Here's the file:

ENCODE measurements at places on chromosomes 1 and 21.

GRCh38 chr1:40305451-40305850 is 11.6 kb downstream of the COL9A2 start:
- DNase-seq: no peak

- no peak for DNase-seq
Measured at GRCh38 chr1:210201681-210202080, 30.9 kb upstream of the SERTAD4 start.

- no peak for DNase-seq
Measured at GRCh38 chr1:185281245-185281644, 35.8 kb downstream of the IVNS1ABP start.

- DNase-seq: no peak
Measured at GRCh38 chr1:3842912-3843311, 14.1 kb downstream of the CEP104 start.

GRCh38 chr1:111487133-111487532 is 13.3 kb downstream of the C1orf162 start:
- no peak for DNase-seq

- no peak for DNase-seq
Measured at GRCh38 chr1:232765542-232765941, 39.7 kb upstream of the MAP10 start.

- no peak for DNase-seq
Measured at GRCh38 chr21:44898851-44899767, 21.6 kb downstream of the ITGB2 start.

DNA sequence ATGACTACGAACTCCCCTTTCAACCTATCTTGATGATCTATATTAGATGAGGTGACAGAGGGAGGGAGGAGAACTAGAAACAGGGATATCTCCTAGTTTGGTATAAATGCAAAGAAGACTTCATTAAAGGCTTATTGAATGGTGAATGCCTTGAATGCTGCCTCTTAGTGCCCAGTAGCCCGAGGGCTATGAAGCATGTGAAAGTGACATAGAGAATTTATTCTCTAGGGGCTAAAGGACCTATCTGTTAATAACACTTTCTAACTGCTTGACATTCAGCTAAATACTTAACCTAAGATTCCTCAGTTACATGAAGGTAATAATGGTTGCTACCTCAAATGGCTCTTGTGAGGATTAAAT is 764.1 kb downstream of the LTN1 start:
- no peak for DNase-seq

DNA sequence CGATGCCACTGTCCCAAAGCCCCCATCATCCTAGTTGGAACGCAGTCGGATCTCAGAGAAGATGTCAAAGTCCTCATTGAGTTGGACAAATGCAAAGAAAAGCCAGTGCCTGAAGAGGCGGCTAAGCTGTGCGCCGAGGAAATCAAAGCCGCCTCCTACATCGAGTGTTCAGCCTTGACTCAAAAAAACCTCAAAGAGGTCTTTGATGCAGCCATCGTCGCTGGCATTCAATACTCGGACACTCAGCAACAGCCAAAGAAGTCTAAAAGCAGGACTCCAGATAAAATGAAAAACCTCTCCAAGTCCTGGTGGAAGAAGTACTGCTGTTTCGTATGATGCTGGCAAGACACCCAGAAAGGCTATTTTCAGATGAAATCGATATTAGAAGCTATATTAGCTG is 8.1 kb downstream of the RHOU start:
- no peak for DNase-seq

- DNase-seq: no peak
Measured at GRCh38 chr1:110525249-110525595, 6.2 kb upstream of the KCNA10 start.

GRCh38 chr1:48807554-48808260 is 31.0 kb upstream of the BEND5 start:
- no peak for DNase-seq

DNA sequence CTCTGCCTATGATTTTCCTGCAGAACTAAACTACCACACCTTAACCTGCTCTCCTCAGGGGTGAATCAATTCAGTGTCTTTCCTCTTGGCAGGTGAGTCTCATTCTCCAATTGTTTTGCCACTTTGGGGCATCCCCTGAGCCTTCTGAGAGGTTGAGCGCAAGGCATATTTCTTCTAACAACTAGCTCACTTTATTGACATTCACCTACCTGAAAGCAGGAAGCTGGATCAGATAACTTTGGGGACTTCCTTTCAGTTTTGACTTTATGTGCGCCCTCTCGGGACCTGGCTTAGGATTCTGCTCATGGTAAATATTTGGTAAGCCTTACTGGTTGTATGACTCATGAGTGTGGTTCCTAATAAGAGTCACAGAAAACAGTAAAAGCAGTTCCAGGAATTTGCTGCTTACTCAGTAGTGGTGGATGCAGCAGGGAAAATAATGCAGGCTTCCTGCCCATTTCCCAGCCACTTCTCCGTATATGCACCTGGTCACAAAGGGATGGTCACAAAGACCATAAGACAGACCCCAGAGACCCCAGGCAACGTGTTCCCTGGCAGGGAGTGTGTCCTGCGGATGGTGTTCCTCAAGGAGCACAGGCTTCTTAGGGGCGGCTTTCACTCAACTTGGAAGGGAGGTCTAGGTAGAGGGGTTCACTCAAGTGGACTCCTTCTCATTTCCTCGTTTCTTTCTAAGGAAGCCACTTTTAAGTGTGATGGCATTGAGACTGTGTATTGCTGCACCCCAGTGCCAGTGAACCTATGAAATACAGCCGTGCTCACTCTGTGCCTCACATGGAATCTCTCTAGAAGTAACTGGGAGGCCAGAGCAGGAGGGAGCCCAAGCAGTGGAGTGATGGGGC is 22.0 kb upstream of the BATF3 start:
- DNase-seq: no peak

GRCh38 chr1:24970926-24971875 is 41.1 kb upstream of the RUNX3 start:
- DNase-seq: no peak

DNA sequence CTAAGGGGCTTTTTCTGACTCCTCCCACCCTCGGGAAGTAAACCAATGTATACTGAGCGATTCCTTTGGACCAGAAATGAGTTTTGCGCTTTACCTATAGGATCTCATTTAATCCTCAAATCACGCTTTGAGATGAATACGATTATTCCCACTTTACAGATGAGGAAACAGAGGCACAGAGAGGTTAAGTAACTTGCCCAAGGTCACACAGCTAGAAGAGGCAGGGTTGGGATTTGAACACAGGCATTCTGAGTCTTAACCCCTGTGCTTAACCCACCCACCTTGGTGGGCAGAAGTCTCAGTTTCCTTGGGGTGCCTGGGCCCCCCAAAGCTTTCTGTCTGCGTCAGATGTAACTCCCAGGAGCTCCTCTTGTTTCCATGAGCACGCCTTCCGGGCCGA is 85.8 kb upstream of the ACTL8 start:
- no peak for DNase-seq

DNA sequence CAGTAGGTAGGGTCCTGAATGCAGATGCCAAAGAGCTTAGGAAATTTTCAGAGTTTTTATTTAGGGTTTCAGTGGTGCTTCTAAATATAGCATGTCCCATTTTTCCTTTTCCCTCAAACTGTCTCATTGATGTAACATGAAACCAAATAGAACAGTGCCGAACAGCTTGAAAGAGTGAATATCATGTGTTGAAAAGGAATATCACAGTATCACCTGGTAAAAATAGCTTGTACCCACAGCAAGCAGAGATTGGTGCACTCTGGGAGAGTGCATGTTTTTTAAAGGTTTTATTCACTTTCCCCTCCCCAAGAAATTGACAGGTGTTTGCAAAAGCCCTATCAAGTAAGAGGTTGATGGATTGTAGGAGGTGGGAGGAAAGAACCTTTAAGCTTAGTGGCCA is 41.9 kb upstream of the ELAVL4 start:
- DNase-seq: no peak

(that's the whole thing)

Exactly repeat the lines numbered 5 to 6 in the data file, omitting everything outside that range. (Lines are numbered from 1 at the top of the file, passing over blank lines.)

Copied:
Measured at GRCh38 chr1:210201681-210202080, 30.9 kb upstream of the SERTAD4 start.

- no peak for DNase-seq